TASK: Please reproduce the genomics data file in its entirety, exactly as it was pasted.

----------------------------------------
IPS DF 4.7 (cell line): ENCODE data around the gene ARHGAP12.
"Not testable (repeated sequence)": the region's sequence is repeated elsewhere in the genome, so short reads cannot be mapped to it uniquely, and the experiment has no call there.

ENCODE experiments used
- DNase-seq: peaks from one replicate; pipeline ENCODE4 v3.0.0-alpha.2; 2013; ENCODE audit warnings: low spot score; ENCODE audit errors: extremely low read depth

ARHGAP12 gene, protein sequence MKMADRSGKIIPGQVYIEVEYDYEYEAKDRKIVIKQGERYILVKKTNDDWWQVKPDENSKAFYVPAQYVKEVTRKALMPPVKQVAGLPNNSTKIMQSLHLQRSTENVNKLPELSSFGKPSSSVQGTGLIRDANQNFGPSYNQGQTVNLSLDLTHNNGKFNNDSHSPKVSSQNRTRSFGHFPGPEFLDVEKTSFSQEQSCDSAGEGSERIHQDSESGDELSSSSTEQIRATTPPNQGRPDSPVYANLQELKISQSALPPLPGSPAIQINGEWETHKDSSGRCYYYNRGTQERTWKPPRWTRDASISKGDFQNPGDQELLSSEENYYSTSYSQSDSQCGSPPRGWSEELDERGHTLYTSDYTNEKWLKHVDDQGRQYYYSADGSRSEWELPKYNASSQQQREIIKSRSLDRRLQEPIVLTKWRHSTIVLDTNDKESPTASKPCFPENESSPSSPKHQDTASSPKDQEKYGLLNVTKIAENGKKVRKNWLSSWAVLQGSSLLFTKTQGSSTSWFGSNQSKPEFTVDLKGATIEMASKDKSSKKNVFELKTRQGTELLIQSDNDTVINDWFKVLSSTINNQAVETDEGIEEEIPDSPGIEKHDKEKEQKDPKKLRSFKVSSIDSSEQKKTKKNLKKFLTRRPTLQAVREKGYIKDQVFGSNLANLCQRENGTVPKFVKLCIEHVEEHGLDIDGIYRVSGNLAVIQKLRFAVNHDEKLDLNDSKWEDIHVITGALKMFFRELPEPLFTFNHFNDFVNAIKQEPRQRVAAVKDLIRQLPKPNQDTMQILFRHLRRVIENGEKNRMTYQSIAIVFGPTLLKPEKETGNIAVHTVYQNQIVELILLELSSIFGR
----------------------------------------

IPS DF 4.7 (cell line): ENCODE data around the gene ARHGAP12.
"Not testable (repeated sequence)": the region's sequence is repeated elsewhere in the genome, so short reads cannot be mapped to it uniquely, and the experiment has no call there.

ENCODE experiments used
- DNase-seq: peaks from one replicate; pipeline ENCODE4 v3.0.0-alpha.2; 2013; ENCODE audit warnings: low spot score; ENCODE audit errors: extremely low read depth

ARHGAP12 gene, protein sequence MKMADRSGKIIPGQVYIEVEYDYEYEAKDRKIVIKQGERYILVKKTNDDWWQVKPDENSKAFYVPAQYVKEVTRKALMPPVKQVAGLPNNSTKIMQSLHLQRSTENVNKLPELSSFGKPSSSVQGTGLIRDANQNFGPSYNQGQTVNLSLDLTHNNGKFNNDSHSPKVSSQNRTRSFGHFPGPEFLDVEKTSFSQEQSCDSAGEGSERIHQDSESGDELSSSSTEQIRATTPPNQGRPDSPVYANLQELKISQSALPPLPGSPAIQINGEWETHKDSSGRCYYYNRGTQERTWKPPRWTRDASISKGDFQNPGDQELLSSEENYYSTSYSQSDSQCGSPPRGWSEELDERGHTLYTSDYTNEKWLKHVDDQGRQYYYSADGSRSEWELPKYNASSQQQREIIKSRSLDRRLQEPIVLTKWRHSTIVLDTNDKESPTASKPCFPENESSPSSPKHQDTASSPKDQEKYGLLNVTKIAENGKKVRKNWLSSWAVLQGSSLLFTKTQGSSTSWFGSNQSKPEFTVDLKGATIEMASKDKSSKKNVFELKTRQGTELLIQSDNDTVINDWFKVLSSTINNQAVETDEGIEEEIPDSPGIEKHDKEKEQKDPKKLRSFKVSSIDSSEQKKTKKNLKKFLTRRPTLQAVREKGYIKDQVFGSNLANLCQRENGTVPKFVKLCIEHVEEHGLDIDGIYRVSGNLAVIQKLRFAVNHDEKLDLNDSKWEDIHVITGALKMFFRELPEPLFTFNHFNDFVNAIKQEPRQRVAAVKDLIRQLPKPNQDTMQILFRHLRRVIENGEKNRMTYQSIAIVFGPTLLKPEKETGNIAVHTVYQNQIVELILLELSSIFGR